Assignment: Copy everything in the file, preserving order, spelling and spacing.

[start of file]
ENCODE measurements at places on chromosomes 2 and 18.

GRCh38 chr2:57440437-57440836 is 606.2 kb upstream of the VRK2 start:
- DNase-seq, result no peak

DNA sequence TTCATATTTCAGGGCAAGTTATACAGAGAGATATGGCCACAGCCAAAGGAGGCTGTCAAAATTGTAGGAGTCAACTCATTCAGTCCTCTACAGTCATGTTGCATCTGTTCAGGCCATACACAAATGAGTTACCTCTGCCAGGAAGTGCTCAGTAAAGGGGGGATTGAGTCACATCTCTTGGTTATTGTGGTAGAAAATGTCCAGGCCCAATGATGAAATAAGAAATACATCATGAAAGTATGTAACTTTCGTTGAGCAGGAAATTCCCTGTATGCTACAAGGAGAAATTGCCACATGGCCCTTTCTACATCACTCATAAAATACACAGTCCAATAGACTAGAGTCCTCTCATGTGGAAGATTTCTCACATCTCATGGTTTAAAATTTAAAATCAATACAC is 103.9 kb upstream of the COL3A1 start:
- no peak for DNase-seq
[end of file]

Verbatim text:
ENCODE measurements at places on chromosomes 2 and 18.

GRCh38 chr2:57440437-57440836 is 606.2 kb upstream of the VRK2 start:
- DNase-seq, result no peak

DNA sequence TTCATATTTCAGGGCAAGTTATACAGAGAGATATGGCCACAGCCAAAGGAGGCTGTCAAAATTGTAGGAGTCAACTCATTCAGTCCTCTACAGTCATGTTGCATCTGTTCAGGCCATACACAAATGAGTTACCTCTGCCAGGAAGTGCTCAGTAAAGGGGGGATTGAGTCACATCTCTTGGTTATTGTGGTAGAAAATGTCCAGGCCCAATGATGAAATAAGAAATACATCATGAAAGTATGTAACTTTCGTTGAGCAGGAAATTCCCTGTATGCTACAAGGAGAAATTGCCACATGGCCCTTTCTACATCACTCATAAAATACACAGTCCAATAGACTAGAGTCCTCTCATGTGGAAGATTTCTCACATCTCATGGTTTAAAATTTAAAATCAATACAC is 103.9 kb upstream of the COL3A1 start:
- no peak for DNase-seq